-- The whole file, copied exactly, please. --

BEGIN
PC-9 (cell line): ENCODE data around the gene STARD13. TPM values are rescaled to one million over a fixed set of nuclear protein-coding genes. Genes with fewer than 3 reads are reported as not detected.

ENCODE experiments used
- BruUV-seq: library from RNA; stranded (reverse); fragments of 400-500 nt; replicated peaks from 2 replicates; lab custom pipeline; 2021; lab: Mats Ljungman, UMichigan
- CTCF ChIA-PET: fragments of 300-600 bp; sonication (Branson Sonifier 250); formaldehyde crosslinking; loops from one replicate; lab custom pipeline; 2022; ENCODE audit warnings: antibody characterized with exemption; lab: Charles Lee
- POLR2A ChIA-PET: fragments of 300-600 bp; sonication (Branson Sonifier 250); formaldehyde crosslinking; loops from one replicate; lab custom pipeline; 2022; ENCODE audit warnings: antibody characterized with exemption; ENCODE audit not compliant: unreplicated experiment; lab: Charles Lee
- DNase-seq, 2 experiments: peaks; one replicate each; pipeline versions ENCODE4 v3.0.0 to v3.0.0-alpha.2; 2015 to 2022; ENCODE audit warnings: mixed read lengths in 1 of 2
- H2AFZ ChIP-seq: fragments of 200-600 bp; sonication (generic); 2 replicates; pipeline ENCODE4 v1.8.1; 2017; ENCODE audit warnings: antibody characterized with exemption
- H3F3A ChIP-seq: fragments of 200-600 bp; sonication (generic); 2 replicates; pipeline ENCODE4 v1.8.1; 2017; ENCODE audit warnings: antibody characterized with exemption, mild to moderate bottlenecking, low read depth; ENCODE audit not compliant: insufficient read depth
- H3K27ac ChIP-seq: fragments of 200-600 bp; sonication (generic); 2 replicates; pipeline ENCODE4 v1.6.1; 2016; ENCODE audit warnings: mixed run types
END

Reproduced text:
PC-9 (cell line): ENCODE data around the gene STARD13. TPM values are rescaled to one million over a fixed set of nuclear protein-coding genes. Genes with fewer than 3 reads are reported as not detected.

ENCODE experiments used
- BruUV-seq: library from RNA; stranded (reverse); fragments of 400-500 nt; replicated peaks from 2 replicates; lab custom pipeline; 2021; lab: Mats Ljungman, UMichigan
- CTCF ChIA-PET: fragments of 300-600 bp; sonication (Branson Sonifier 250); formaldehyde crosslinking; loops from one replicate; lab custom pipeline; 2022; ENCODE audit warnings: antibody characterized with exemption; lab: Charles Lee
- POLR2A ChIA-PET: fragments of 300-600 bp; sonication (Branson Sonifier 250); formaldehyde crosslinking; loops from one replicate; lab custom pipeline; 2022; ENCODE audit warnings: antibody characterized with exemption; ENCODE audit not compliant: unreplicated experiment; lab: Charles Lee
- DNase-seq, 2 experiments: peaks; one replicate each; pipeline versions ENCODE4 v3.0.0 to v3.0.0-alpha.2; 2015 to 2022; ENCODE audit warnings: mixed read lengths in 1 of 2
- H2AFZ ChIP-seq: fragments of 200-600 bp; sonication (generic); 2 replicates; pipeline ENCODE4 v1.8.1; 2017; ENCODE audit warnings: antibody characterized with exemption
- H3F3A ChIP-seq: fragments of 200-600 bp; sonication (generic); 2 replicates; pipeline ENCODE4 v1.8.1; 2017; ENCODE audit warnings: antibody characterized with exemption, mild to moderate bottlenecking, low read depth; ENCODE audit not compliant: insufficient read depth
- H3K27ac ChIP-seq: fragments of 200-600 bp; sonication (generic); 2 replicates; pipeline ENCODE4 v1.6.1; 2016; ENCODE audit warnings: mixed run types